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EXECUTORS AND ADMINISTRATORS.
1. EXECUTORS AND ADMINISTRATORS-SALE OF CHOSES IN ACTION, -Under
the statute choses in action are to be sold in the same manner as other
personal property. Wickersham v. Johnston, 118.
& NEGOTIABLE INSTRUMENTS. -The executors of the estate of a deceased
person have no authority to sell and transfer notes belonging to the
deceased. They are assets of the estate which can be sold only under
and by order of the probate court. Wickersham v. Johnston, 118.
3. JUDICIAL SALES-ADMINISTRATOR'S SALE WITHOUT APPRAISEMENT
COLLATERAL ATTACK.—The sale of real estate by an executor or adminis-
trator without having it appraised is an irregularity for which the sale
may be set aside in a direct proceeding for that purpose; but it is not
on this account absolutely void in a collateral proceeding after confir.
mation by the probate court; nor is void because appraisement was
made before the entry of the order of sale. Noland v. Barrett, 572.
JUDICIAL SALES. -ADMINISTRATOR'S SALES OF REAL ESTATE, under
orders of the probate court, in those states which require such sales to
be reported to the court for its approval or rejection, are judicial
sales. Noland v. Barrett, 572,
8. JUDICIAL SALES. -ADJOURNMENT BY AN ADMINISTRATOR of a sale of real
estate to a time different from that fixed in the order of the probate
court authorizing the sale does not render void the sale as afterward
made, reported, and confirmed by such court, especially if the adminis-
trator has exercised a wise discretion in adjourning the sale for the pur.
pose of preventing a sacrifice of the property. Noland v. Barrell, 572.
6. JUDICIAL SALES-CONFIRMATION-CONCLUSIVENESS. --The judgment of
the probate court confirming an adjourned sale of real estate made by
an administrator is final and conclusive until set aside in a direct pro.
ceeding, and cannot bo collaterally attacked. Nolund v. Barrett, 572
7. Right OF EXECUTORS TO INVOKE COVENANT NOT TO CONTEST WILL-
PRIVITY. -The executors of the will of a deceased ancestor are in such,
privity with him that they have the right, as against an heir at law,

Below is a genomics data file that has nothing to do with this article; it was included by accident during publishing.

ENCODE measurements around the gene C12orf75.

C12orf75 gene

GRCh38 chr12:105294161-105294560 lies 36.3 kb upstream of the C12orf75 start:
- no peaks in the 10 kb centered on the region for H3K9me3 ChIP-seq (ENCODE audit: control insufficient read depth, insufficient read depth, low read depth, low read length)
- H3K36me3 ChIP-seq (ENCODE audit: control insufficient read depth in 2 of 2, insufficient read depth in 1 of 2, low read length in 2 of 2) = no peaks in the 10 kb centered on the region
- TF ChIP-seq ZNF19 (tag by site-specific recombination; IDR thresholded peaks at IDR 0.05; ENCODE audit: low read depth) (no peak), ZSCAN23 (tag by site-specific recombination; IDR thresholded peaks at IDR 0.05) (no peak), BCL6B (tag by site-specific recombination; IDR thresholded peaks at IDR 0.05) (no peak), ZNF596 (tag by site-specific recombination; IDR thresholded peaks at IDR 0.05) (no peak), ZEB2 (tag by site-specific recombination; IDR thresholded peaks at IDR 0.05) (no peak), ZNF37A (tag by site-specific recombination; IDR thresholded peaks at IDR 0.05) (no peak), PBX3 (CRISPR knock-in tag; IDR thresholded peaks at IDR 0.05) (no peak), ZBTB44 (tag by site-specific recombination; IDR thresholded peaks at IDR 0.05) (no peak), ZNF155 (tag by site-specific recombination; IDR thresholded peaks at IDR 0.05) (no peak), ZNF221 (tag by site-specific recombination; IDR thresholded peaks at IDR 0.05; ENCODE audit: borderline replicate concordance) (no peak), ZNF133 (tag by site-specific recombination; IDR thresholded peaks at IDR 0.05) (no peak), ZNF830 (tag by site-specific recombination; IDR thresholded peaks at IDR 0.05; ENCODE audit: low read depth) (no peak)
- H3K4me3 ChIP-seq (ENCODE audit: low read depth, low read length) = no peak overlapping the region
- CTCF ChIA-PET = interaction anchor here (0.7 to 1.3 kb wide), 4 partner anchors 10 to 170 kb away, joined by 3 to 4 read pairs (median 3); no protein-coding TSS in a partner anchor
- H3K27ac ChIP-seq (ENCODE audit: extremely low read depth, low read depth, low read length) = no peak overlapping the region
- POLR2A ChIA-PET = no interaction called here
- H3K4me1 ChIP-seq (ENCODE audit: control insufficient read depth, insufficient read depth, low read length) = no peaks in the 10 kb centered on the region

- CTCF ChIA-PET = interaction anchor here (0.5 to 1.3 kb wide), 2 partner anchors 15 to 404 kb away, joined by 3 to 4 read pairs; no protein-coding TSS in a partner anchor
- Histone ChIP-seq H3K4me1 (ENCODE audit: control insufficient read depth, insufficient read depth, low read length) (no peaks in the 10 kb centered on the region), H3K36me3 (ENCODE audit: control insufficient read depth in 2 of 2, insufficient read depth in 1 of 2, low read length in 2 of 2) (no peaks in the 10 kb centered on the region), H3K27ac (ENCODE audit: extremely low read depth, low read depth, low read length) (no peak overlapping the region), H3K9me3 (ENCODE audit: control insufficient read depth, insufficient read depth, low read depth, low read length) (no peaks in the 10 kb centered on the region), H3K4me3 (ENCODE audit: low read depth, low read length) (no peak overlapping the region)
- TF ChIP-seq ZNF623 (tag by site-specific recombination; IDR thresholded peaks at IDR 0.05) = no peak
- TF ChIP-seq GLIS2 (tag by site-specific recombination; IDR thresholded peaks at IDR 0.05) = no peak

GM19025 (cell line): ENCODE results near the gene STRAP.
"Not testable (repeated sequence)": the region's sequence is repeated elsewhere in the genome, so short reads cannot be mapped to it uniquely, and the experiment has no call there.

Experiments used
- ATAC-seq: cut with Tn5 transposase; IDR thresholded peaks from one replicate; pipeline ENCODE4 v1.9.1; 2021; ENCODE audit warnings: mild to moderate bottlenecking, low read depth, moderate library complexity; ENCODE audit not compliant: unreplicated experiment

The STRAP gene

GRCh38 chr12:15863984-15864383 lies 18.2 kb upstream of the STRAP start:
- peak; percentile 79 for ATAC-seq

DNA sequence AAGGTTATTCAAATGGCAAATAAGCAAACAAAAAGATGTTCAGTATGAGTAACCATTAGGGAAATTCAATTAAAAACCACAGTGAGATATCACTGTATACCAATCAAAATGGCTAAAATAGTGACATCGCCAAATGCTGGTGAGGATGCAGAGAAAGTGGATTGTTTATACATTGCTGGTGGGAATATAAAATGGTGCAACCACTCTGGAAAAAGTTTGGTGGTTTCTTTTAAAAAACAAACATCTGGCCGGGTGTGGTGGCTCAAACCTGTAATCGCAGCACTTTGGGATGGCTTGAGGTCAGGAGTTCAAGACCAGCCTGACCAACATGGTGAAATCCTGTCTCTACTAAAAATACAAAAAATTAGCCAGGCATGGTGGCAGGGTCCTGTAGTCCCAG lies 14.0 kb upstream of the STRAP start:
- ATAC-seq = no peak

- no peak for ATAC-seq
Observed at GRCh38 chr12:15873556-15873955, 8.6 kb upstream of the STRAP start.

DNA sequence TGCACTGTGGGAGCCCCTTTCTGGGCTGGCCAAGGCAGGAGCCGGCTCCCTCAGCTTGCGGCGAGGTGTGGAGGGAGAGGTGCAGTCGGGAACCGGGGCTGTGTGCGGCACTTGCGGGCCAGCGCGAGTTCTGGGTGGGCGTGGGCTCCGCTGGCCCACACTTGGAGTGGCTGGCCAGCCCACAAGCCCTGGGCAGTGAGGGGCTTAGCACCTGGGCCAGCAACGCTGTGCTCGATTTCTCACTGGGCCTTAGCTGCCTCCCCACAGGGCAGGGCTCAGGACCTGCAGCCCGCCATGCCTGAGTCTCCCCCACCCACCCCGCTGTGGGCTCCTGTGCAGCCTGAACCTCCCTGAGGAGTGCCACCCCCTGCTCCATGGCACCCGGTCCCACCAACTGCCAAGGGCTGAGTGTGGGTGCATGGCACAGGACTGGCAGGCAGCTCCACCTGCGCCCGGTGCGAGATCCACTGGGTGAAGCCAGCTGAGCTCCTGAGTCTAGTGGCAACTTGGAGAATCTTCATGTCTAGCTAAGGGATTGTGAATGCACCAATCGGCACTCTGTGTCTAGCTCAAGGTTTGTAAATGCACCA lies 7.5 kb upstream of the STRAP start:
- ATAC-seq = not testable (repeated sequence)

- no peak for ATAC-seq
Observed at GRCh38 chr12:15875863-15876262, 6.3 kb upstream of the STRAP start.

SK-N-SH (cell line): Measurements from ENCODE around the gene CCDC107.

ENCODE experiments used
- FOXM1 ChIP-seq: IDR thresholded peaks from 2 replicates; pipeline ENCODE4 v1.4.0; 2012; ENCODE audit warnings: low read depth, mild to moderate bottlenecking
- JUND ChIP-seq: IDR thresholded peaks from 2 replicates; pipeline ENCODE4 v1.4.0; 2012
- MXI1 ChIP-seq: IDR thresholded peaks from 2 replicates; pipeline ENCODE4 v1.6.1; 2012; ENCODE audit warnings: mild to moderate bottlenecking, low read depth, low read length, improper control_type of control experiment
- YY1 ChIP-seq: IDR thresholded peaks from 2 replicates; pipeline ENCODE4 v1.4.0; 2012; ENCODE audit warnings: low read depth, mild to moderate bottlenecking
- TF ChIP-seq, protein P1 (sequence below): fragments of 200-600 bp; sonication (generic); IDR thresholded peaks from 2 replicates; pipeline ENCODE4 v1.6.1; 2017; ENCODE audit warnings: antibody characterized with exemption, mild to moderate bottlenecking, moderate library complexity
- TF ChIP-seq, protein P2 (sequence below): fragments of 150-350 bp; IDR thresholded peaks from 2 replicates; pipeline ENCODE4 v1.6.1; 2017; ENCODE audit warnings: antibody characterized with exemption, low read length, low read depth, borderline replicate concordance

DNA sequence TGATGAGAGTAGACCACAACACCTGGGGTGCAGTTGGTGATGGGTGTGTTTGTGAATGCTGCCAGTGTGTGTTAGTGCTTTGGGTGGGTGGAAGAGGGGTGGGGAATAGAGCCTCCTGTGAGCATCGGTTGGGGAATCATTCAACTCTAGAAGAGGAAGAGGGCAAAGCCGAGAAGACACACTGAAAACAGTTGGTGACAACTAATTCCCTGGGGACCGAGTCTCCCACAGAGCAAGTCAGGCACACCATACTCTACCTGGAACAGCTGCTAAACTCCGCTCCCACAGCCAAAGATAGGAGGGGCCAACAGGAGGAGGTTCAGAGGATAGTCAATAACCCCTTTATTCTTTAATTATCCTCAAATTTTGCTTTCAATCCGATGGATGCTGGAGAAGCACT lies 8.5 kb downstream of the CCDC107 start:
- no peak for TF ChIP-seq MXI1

who petitions to revoke the probate of the will, to invoke the bene-
fit of the heir's covenant in a compromise agreement not to contest the
will. In re Estate of Garcelon, 134.
8. EVIDENCE-JUDICIAL RECORDS-PROOF OF PROBATE OF FOREIGN WILL,
How MADE TO BE EFFECTUAL. - A foreign judicial record of the pro-
bate of a will may be proved by a copy thereof, attested and certified
as provided by statute, and is admissible in evidence, though, in the
absence of proof of the foreign procedure being different from that of
our own courts, it would be insufficient to support a right claiined
under the will, unless an exemplified copy of the pleadings, petitions,
or proceedings leading up to the order of admitting the will to probato
and giving jurisdiction to make it is also introduced to make the record
11. JUDGMENT–PARTIES.-AN ADMINISTRATOR has no authority to act for
or bind the estate outside of the jurisdiction of the state of his appointe ment, and therefore cannot be bound by a judgment entered against an administrator of the same estate in another state on the ground that he participated in the defense of the action in the other state. Braithe waite v. Harvey, 625.
See APPEAL, 2, 3.
See DEEDS, 3; EXECUTION; FRAUDULENT CONVEYANCES, 4.
See Sales, 1.
See WITNESSES, 8-10.
EXTORTION. L ATTEMPT TO Commit. – Tuis CRIME DEPENDS ON THE MIND AND
INTENT OF THE WRONGDOER, and not on the effect or result upon the person sought to be coerced. Hence, a person may be guilty of an attempt to commit it though he does not, as he intends, produce fear on the part of the persou from whom he attempts to extort. People v.
Gardner, 741. 2 WHERE ALL THE ELEMENTS OF THE CRIME OF AN ATTEMPT to commit
extortion are present the person having the guilty intent cannot eso cape conviction on the ground that the person of whom he sought to extort was acting as a decoy, and therefore was not put in fear by
the threats of the accused. People v. Gardner, 741. . CRIMINAL PROSECUTION-EVIDENCE. – Where, on the part of the prosecu.